So Why Do Even the Homeless Seem Happier?

There are two societal traits that appear to be more important than poverty (or lack thereof) when it comes to that society’s level of happiness.

As my sons grew into young adulthood, I told both of them that there were two things I wanted both of them to learn: to be able to adapt, and to be happy. Of course all parents want those for their children - what good parents don’t want their children to be happy? Yes, there are as many different definitions of happiness as there are people, but whatever the source of the joy, the smiles are universal. What, then, is the secret, the key to happiness, not just on a personal, but even on a societal level?

There’s a Polish proverb that says, “The guest sees more in an hour than the host in a year.” In my experience, the same is true of visiting other nations. In all the first-world nations I’ve visited, it seems that the common societal denominator is “busy-ness”, and the more prosperous the nation, the busier the people are. When one approaches other people, the interaction will normally be polite and courteous, but there will almost always be an undertone of “Okay, happy to see you, but let’s make this quick because I’m really, really busy.” It’s as if Jim Croce’s song “Cats in the Cradle” is applied not just between parent and child, but on a national scale. Attention (even more than the time required to pay said attention) to each other seems to have become a currency, a mode of barter and exchange. There was an old joke that went “I’m too broke to pay attention”; unfortunately, when it comes to one’s abilities to budget time and attention to others, much truth appears to be contained within that joke…and the poorest of all are the elderly, which led Margaret Willour to the observation that “Old age needs so little, but needs that little so much.”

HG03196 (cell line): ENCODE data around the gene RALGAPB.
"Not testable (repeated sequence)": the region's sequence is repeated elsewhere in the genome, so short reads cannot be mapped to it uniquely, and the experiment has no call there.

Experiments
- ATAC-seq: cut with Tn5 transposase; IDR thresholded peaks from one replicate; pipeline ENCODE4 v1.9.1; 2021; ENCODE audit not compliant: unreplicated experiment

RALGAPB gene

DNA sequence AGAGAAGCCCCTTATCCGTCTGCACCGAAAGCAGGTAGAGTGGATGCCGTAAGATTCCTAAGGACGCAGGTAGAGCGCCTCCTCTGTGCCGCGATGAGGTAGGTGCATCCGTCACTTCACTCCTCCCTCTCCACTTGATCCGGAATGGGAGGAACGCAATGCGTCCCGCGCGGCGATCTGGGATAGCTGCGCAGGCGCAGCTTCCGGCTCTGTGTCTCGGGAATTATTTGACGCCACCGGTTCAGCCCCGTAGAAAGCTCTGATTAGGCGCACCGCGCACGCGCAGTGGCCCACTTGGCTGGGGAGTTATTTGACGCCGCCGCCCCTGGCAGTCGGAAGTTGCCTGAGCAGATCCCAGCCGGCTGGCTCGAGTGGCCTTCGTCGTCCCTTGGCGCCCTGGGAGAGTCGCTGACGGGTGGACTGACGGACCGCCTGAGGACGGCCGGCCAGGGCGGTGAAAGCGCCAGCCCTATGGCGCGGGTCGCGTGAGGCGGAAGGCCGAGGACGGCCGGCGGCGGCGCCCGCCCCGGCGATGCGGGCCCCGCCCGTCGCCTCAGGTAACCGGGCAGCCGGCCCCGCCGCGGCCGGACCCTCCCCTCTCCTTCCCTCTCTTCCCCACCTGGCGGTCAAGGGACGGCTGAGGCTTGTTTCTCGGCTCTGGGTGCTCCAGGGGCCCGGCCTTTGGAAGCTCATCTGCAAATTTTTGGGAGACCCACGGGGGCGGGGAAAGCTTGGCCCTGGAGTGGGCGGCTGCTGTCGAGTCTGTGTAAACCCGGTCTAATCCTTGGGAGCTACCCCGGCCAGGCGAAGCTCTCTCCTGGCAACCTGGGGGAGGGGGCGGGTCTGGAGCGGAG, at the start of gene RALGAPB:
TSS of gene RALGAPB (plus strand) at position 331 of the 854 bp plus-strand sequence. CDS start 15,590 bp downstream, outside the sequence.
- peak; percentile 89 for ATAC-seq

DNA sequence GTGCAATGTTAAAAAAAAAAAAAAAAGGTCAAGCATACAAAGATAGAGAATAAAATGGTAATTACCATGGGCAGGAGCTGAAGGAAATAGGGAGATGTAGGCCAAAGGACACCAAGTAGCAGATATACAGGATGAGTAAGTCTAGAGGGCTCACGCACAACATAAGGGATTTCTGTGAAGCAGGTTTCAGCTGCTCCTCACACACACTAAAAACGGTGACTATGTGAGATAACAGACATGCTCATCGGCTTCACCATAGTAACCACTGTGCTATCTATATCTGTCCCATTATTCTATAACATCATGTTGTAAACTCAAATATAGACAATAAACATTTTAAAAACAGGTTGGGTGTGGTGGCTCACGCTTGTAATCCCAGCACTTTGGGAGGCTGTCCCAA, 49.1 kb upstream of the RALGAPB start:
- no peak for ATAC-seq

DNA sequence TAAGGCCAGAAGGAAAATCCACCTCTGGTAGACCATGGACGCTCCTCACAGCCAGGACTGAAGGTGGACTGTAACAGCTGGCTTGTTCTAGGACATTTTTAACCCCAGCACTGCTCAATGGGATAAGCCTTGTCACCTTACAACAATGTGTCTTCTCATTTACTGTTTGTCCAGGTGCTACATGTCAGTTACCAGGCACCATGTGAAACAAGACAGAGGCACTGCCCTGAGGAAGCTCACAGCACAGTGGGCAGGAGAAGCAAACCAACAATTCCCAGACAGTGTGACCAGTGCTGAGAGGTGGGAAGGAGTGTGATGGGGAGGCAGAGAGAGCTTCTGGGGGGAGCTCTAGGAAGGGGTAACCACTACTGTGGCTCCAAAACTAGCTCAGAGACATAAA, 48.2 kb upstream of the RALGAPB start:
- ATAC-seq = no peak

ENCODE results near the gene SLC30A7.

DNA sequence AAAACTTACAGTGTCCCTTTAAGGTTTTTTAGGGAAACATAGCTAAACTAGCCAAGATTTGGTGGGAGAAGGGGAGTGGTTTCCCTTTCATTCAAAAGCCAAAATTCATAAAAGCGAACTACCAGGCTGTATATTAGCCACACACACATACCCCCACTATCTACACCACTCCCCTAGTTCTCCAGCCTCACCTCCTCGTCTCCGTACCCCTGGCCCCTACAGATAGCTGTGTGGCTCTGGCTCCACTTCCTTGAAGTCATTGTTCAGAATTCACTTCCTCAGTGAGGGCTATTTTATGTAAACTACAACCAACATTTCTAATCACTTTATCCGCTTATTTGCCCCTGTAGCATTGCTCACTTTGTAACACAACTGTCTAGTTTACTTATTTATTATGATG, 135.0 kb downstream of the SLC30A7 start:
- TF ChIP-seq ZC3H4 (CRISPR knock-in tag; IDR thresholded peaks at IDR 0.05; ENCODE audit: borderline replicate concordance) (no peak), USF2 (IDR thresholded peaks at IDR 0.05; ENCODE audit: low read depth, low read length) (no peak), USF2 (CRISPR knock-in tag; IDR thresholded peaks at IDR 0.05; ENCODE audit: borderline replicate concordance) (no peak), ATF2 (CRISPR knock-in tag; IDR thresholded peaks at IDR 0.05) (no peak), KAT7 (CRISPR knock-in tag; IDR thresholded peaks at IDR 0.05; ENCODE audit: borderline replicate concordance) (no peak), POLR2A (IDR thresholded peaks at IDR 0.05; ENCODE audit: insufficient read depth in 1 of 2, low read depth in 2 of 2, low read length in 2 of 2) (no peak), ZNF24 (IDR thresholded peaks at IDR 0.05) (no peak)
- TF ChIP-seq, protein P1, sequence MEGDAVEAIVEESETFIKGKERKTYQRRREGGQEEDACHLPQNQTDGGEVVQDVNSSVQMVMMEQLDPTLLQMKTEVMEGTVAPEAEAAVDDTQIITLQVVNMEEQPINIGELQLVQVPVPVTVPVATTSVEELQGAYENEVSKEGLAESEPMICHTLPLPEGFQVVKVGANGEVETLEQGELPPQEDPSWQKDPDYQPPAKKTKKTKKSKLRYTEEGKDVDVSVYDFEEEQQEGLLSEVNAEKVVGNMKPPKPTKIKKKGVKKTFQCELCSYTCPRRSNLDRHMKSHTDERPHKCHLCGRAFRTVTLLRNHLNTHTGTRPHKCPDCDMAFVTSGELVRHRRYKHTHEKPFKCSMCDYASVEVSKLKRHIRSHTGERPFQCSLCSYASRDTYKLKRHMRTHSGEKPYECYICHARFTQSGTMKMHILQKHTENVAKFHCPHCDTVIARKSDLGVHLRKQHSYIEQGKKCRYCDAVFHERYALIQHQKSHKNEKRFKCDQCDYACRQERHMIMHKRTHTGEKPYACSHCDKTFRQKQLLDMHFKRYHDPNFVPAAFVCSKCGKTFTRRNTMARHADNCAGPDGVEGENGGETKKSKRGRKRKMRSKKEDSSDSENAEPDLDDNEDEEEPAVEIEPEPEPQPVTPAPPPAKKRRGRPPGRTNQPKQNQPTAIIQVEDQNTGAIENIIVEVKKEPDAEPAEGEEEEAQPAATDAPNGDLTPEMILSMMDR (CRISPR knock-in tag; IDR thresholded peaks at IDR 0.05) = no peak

Contrast that with all (but one) of the third-world nations I’ve visited. The grinding poverty is endemic, and the gap between rich and poor is a great yawning gulf forever beyond the ability of most of the poor to cross. The poor know their own poverty, and they know that real hope of improving their station in life is minimal at best. Note that the frustration is not the poverty as much as it is the dearth of real hope to escape that poverty. In this sense, it’s not unlike prison. This absence of hope is dangerous, bone-dry tinder all too easily lit by the words of demagogues and revolutionaries. Such was true in the time of the French Revolution and the Terror that ensued, and it is true today in Syria.

In my experience, the one exception that I’ve found is the Philippines. I’m sure that many will read that previous sentence and feel a rise of cynical bile, an impulse to read no further, that the author must have had rose-colored Lasik surgery or is otherwise mentally challenged…but please, hear me out. In my experience, the people of the Philippines are generally happier than people in America.

Over the years I’ve written quite a bit about lessons I’ve learned in the Philippines (though only once on Medium). I’ve lived there and most of my adopted family lives there. If one looks at the news and the statistics, one will see stories about a low-level war in a southern province, Duterte’s war on drug dealers and corruption (with little consideration for due process), the travails of the overseas Filipino workers who have sometimes endured conditions little different from slavery. And of course there’s the endemic crime, the domestic violence, the lack of access to medical care, and all the other everyday heartbreaking tragedies and injustices of life in the grinding poverty of a third-world nation. How, then, could I possibly state that the people there are generally happier than here in America?

It boils down to one word: gratitude. This refers not to the meaner, more mercenary definitions where gratitude becomes merely a fulfillment of quid pro quo, but gratitude for even the little blessings one encounters in everyday life.